# Need help understanding separable polynomials

I have the following definition of what it means for a polynomial to be separable:

Let $E$ be a field and $P \in E[x]$ be irreducible. Then we say $P$ is separable if it has no repeated root in any field extension of $E$. If $P\in E[x]$ is reducible, we say $P$ is separable if all of its irreducible factors are separable.

In the irreducible case, we have shown $P$ is separable if it has no repeated root in a splitting field extension.

Can anyone give me an example of a polynomial which is not separable? I don't see why this definition isn't trivial. For example, if I had a double root like $(x-2)^2$ then the polynomial is reducible so we consider $(x-2)$ and $(x-2)$ separately, each of which does not have a double root. So when could we ever have a polynomial which is not separable?

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The typical example of a polynomial that is not separable: let $F=\mathbb{F}_p(x)$ be the field of all rational functions with coefficients in the field with $p$ elements. Consider the polynomial $y^p-x$ in $F[y]$. If $u$ is a root of $y^p-x$ (in some extension of $F$), we have $u^p-x=0$, so $u^p=x$. Because we are in charactersitic $p$, the binomial theorem becomes $$(a\pm b)^p = a^p \pm b^p,$$ so therefore we have $$(y-u)^p = y^p-u^p = y^p-x,$$ so $u$ is the only root of $y^p-x$ (by unique factorization), which is a perfect $p$ power in its splitting field.

Note also that $y^p-x$ is irreducible over $F$ (so that $u$ actually "lives" in some extension strictly larger than $F$). To prove this, consider e.g. by Eisenstein's criterion applied to it as an element of $(\mathbb{F}_p[x])[y]$: $\mathbb{F}_p[x]$ is a UFD where $x$ is prime; every coefficient of $y^p-x$ except the leading one is a multiple of $x$, and the constant term is not divisible by $x^2$; so by Eisenstein's Criterion $y^p-x$ is irreducible in $(\mathbb{F}_p[x])[y]$. Now Gauss's Lemma lets us conclude that the polynomial is also irreducible over $F$.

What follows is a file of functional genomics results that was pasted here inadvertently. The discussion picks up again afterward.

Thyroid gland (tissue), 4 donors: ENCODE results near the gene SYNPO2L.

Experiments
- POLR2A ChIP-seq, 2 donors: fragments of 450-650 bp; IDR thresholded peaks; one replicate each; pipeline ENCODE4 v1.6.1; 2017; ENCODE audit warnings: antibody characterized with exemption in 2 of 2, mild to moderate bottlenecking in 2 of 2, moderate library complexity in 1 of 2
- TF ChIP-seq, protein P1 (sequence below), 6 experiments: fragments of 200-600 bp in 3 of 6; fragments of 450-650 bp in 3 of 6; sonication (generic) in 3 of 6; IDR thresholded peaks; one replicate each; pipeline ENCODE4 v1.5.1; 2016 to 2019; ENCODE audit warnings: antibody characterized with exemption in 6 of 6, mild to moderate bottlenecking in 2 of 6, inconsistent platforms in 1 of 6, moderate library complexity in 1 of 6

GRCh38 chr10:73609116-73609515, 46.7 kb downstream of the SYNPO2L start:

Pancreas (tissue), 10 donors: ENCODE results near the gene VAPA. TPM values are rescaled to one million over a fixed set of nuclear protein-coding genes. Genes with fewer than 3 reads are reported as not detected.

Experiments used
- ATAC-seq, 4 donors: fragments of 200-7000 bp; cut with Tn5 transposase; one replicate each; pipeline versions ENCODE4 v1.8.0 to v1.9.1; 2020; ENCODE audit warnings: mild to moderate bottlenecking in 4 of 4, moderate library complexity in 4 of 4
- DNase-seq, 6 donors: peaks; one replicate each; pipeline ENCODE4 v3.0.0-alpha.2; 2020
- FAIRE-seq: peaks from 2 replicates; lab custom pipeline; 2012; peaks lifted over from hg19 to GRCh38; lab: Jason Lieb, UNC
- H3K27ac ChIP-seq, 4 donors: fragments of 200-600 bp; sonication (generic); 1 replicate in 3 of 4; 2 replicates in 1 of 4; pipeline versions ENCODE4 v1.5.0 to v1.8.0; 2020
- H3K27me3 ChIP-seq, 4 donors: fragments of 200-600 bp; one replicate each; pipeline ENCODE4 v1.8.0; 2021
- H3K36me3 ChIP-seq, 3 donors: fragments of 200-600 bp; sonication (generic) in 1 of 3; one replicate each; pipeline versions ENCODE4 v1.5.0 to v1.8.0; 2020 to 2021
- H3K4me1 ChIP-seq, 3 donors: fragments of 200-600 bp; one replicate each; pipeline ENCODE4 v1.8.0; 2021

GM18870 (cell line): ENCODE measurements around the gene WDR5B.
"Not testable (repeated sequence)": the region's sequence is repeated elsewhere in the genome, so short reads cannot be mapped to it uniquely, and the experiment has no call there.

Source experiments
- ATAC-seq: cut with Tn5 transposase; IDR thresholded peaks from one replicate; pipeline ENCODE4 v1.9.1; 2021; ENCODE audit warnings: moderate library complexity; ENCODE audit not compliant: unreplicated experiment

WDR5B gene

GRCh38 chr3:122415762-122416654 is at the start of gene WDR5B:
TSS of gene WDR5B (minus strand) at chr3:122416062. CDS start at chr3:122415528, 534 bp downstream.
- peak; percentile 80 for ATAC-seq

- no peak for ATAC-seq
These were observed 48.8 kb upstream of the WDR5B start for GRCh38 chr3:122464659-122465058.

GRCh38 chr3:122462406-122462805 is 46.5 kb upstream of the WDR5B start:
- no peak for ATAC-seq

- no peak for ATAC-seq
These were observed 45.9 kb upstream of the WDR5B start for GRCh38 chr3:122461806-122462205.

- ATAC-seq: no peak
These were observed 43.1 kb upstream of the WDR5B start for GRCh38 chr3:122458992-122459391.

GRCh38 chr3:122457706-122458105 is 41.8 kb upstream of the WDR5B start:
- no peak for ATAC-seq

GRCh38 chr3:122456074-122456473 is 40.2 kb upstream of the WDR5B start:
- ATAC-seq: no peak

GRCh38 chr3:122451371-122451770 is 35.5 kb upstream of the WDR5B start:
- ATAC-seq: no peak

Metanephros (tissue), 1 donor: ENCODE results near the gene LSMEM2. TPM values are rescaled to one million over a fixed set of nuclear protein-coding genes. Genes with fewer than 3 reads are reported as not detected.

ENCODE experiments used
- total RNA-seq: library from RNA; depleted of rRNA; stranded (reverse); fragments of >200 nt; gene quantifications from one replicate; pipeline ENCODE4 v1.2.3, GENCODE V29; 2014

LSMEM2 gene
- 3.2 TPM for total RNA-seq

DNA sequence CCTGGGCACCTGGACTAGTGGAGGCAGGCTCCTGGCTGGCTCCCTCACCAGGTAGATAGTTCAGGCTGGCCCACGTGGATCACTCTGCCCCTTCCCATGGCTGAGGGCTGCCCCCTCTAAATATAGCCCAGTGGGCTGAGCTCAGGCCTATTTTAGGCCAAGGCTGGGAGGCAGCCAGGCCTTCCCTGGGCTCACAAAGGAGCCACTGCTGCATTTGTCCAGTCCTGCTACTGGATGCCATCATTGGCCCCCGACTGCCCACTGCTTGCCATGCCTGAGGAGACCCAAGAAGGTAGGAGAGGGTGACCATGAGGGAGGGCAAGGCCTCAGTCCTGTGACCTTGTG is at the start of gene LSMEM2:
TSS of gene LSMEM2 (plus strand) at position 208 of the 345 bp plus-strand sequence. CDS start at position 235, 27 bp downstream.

Over a field of characteristic $0$, all irreducible polynomials are separable. This follows because a polynomial has a multiple root if and only if the gcd with its formal derivative is not equal to $1$. But if $p(x)$ is irreducible, then $p'(x)$ is a polynomial of strictly smaller degree than $p(x)$, and therefore no nonconstant factor of $p(x)$ can be a factor of $p'(x)$. Thus, $\gcd(p(x),p'(x))=1$, so $p(x)$ is separable.

So inseparability is a purely positive characteristic phenomenon. In fact, one can show that an irreducible polynomial over a field of characteristic $p$ is not separable if and only if it can be written as a polynomial in $x^p$ (that is, every exponent that occurs is a multiple of $p$).

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I don't quite follow. How is $y^p-x$ irreducible if you just factored it as $(y-u)^p$? Do you have a more concrete example? – nullUser May 19 '12 at 21:01
@nullUser: The polynomial is irreducible over $F$. The factorization $(y-u)^p$ involves $u$ which is not in $F$. – Ted May 19 '12 at 21:06
@Ted: Oops; didn't read that comment carefully enough. Thanks. – Arturo Magidin May 19 '12 at 21:09
@nullUser: Sorry, I wasn't very clear. If $u$ is a root of the polynomial, possibly in some extension of $F$, then we see that $y^p-x$ is equal to $(y-u)^p$. Then we can prove (using Eisenstein's Criterion and Gauss's Lemma) that the polynomial is in fact irreducible over $F$, so that its roots do indeed "live" in some extension of $F$. So the polynomial is irreducible when considered as a polynomial in $F[y]$, but it has multiple roots when considered as a polynomial in $K[y]$, where $K$ is any field that contains roots for it. – Arturo Magidin May 19 '12 at 21:11